The EU rules known as GDPR came into force in May. They drastically increased potential penalties on companies found to have misused or mismanaged clients’ personal data.

Dr Emma Philpott is managing director of the UK Cyber Security Forum and CEO of the IASME Consortium, an accreditation body for assessing and certifying against the Government’s Cyber Essentials scheme.

She said that companies have focused on GDPR in order to get ready for that deadline, but the effect was all too short-lived.

“As soon as the deadline for GDPR passed too many thought that was job done and that’s where their responsibility ended,” she said.

And while big data breaches which garner media attention help raise awareness, they can lead to a kind of fatigue.

“[There’s a] sense that the time, cost and high-end security to tackle this is complicated and overwhelming, when in fact the basics don’t cost much.

“Educating staff doesn’t cost anything other than time.”

What professional indemnity doesn’t cover

Many companies do have professional indemnity insurance (PII) to cover for such eventualities.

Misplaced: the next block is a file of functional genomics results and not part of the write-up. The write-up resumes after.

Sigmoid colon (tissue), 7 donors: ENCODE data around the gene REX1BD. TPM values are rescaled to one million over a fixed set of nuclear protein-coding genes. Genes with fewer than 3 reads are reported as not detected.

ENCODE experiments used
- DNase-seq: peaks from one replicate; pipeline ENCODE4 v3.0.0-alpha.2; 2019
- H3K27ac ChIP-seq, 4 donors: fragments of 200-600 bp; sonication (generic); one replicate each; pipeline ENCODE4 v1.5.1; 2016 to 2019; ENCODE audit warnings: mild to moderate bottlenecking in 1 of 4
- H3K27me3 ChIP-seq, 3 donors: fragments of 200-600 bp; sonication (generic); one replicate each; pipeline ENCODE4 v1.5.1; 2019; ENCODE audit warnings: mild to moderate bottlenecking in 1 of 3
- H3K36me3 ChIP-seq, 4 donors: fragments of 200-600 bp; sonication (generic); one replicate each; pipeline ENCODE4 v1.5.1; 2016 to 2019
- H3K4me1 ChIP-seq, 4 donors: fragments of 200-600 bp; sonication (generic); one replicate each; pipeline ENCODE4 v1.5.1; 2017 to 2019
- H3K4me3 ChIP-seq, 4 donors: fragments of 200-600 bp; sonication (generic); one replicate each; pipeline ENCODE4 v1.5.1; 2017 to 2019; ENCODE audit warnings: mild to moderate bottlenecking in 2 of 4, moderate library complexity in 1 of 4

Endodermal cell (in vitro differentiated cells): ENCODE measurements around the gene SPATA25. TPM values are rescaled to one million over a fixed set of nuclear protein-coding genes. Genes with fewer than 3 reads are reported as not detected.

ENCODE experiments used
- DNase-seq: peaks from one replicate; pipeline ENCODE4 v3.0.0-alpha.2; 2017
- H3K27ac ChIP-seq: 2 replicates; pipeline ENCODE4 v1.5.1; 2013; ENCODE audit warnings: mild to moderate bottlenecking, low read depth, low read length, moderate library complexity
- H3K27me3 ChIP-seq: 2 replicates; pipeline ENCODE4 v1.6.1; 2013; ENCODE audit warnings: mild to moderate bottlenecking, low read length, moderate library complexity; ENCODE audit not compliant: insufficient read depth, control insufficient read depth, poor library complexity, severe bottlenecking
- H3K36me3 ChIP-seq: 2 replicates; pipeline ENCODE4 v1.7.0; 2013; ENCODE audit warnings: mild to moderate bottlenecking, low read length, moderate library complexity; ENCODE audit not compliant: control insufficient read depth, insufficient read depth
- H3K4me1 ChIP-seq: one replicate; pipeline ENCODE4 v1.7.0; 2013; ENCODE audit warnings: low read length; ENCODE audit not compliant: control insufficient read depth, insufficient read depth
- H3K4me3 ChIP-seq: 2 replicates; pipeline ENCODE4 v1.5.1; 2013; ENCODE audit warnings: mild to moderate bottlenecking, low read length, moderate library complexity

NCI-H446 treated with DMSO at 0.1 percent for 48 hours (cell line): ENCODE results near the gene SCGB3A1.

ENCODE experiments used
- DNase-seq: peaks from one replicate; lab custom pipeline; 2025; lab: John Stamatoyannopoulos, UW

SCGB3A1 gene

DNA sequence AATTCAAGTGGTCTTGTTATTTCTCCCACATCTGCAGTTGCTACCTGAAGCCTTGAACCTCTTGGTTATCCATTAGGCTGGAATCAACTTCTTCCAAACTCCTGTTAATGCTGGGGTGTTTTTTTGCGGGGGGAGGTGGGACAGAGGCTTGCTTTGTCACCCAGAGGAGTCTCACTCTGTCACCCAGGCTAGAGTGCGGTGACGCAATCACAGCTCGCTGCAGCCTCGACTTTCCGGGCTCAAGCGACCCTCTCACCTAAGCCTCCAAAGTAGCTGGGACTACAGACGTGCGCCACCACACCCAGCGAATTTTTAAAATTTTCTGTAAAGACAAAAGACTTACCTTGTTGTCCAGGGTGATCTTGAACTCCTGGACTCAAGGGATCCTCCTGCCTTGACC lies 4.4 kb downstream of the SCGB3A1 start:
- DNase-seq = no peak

But there are some costs it doesn’t cover – and specialist policies for cyber risks will also cover you for any damages you are liable to pay in the event of a data breach or security failure.

Specialist policies can also cover your legal costs.

What you can do right now – a checklist

Aon has prepared a checklist of easy ways you can protect yourself from cyber-attacks. These are:

  • Install anti-virus software or check existing software is up-to-date on all devices used for work
  • Check how your suppliers handle data and if they are GDPR compliant
  • Have simple, clear policies in place to create a cyber-conscious culture in the workplace
  • Be aware of what your obligations are if a breach does happen
  • Check what your PII or business insurance covers, and consider a specific cyber insurance if relevant

The ICAEW has also compiled a report into cyber security which includes a number of recommendations. Among its insights is the necessity of accepting that “some level of compromise is inevitable” and preparing for detection and response as much as prevention.